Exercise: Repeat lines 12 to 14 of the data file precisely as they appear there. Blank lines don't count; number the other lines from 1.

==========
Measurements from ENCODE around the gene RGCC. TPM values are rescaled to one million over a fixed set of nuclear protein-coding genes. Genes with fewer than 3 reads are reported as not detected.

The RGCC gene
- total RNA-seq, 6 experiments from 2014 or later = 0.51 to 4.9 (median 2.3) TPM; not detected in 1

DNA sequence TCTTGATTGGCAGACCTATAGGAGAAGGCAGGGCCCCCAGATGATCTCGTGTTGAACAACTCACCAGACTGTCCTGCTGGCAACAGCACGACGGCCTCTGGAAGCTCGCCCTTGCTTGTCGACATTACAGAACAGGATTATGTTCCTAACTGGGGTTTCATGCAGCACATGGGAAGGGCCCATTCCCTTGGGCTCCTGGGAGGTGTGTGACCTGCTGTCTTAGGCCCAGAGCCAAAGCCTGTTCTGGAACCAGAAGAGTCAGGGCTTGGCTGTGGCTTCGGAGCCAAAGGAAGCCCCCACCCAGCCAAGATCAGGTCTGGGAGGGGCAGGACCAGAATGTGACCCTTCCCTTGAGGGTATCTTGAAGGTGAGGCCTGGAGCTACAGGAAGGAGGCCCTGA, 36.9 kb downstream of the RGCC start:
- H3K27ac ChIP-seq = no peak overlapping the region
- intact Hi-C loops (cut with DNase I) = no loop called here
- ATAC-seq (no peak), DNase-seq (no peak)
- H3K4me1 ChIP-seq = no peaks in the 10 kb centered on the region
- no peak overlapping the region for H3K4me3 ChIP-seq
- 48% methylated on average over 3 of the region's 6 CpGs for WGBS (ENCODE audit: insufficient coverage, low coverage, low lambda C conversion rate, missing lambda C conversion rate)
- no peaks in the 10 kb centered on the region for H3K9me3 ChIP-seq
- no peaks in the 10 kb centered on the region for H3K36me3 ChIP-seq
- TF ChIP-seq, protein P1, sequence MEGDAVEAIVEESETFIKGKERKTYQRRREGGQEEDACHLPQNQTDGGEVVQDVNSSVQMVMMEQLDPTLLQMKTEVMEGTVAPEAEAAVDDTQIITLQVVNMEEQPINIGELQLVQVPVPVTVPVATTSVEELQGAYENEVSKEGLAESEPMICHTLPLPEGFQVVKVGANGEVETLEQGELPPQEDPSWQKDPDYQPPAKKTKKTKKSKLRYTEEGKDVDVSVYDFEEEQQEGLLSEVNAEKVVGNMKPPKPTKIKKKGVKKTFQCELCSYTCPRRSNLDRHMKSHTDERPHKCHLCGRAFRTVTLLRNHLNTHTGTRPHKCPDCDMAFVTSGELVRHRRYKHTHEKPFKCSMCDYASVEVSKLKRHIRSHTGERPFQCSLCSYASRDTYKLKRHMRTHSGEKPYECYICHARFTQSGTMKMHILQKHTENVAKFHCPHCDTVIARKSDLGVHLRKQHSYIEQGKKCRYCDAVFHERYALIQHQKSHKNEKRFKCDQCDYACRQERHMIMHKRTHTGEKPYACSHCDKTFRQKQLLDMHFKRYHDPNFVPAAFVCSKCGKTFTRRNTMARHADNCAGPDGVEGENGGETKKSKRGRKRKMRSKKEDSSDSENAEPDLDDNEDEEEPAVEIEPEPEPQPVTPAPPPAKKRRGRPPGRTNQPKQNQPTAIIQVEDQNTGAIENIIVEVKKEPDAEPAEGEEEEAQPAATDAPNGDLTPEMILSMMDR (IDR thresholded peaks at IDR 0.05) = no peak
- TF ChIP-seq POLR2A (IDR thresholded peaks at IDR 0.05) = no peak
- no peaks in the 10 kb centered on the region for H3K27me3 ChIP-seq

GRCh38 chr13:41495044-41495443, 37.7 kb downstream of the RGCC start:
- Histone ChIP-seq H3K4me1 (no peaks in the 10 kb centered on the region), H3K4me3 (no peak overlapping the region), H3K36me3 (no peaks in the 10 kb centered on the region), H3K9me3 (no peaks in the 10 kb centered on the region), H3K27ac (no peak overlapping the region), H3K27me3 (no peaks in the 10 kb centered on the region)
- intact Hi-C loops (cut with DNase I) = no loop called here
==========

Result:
- no peaks in the 10 kb centered on the region for H3K36me3 ChIP-seq
- TF ChIP-seq, protein P1, sequence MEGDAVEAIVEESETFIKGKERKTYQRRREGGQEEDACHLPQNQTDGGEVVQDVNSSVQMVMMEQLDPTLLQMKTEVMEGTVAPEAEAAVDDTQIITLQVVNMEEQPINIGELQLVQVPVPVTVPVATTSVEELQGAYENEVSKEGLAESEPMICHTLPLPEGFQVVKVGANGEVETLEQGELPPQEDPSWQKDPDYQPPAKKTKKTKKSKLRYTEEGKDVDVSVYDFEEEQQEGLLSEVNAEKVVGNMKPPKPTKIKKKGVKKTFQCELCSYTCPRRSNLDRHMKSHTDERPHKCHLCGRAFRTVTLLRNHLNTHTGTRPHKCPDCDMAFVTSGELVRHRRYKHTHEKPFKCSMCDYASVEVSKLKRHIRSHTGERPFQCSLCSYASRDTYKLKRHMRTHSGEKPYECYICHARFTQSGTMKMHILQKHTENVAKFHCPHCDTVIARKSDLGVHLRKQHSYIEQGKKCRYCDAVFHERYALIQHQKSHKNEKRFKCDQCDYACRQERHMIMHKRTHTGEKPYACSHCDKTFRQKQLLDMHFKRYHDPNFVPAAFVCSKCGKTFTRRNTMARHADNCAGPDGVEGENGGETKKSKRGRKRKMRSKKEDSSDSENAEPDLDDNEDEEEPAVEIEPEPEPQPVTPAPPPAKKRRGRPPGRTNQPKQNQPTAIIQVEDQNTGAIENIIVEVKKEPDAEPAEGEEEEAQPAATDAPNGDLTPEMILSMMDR (IDR thresholded peaks at IDR 0.05) = no peak
- TF ChIP-seq POLR2A (IDR thresholded peaks at IDR 0.05) = no peak